Respond To Negative Reviews


When you get a negative review online, it can feel like the worst thing that’s ever happened to your business and you might think of responding and right the wrong you have been dealt.

Sometimes it may make sense just to leave the negative review alone. If a customer seems unreasonable or is blatantly exaggerating an issue you’re already aware of, it may be best not to respond at all. But in most cases, responding to negative customer reviews online is going to be your best bet in showcasing your company as understanding, reasonable and fair.

1- Calm Yourself Down

Do whatever you need to do to calm your emotions and center yourself. For local business owners, negative reviews can feel like a personal attack. Don’t let them get to you. Most customers who leave negative reviews do so for a few reasons:

  • They want to inform you of where you fell short so you can get better in the long run.
  • They want to help other potential customers get the most out of their choices.

You don’t want to convince yourself that these customers hate you and want to get your business down. Though some customers who leave online reviews are genuinely displeased and unlikely to offer you their return business, most others simply want their voices heard.

2- Develop A Strategy

Develop a game plan for how to respond to negative reviews online. One strategy we’ve recommended in the past is to try to move the discussion offline as quickly as possible. You can ask them to send you an email with their phone number, for example. This works especially well if a commenter seems hotheaded or maybe even unreasonable, as you’ll keep an unnecessary back-and-forth from happening online. But this isn’t a one-size-fits-all approach, as it can also appear secretive if used too frequently.

Another strategy is to have a few response templates you can lean on to address different types of reviews. Leave yourself enough room in each template to personalize it with each customer’s name and specific details of his concern. Then, offer the same type of compensation for similar types of complaints. This will make you appear as fair and consistent as possible. The key is to not sound too robotic (and don’t get lazy!). Take the time to slightly personalize each response, even if you use similar templates frequently.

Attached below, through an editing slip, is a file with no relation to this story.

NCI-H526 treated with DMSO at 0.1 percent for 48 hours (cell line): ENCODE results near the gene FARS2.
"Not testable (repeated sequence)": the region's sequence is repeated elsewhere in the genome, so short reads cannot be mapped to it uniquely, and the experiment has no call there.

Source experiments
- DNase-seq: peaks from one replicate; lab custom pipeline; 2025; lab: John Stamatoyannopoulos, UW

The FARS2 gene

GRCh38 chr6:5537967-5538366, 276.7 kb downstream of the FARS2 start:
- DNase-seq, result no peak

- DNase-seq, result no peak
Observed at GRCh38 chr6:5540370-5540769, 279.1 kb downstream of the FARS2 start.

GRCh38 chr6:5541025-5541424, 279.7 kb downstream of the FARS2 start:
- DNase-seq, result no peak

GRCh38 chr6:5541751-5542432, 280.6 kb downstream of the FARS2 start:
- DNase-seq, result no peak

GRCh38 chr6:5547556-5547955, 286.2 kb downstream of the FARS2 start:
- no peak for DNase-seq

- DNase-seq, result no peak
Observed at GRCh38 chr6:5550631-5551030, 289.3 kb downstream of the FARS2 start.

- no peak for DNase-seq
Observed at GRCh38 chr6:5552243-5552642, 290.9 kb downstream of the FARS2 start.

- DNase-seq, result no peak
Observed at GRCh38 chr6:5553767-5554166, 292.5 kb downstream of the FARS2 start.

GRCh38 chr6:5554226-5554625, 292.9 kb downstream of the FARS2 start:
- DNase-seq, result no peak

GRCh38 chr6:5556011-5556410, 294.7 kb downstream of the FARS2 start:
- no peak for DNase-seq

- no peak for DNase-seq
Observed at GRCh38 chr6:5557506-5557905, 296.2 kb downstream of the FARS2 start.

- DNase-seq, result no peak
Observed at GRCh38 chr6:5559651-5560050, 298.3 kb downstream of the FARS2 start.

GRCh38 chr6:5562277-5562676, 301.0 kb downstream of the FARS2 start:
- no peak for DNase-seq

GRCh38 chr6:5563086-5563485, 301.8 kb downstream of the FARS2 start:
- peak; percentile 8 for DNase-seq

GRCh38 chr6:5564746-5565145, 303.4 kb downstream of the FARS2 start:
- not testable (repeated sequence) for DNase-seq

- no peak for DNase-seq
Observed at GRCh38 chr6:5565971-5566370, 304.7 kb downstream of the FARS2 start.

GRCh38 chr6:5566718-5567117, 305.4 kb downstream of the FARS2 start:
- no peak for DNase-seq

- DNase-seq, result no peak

3- Draft Your Response

When crafting your response, first things first. Greet the customer, and validate his or her feelings in the first or second sentence of your response, whether you agree with the negative review or not. Be upfront, and address the review’s main concern openly and transparently.

Never undermine the complaint with a copout apology. When responding to a negative review, it’s tempting to offer a surface-level apology, especially if you disagree with a customer’s frustration or complaint. These copouts sound something like, “We’re sorry you believe our customer service wasn’t up to par.” If you find yourself apologizing for how someone feels instead of actions you took to make them feel that way, you’re offering a copout.

4- Avoid making excuses

Even if you acknowledge you were in the wrong, it may feel okay to justify why you missed the mark. Avoid doing this if you can. Whether it’s fair or not, providing an excuse can give the impression you’re not fully owning up to the role you played in causing an issue.

Here is a recent blog post about the response you don’t want to use when replying to a negative review

5- Structure A Short Reply.

Notice we said “short” reply. Try not to be too wordy in your reply – let’s aim for no more than 5, short sentences with easy-to-understand language. Here’s your recipe for the perfect reply:

  • Greet the customer by name (or screen name if applicable).
  • Acknowledge the concern or complaint.
  • Apologize for the misstep.
  • Either a) offer to make it better or b) promise you’ll do your best to ensure it’ll never happen again.

6- Take Action

We’ve alluded a few times to the fact that most successful business owners who respond to negative customer reviews offer something to make it right. Like we mentioned earlier, try to make anything you offer as a remedy consistent and fair across the board. 

Make sure whatever you offer is relevant and easy to redeem. (Warning: Don’t offer a customer a free pizza during their next visit, but fail to give them a coupon or method for redeeming it, for example. There’s nothing more embarrassing than asking your server for your free pizza and being greeted with blank stares.)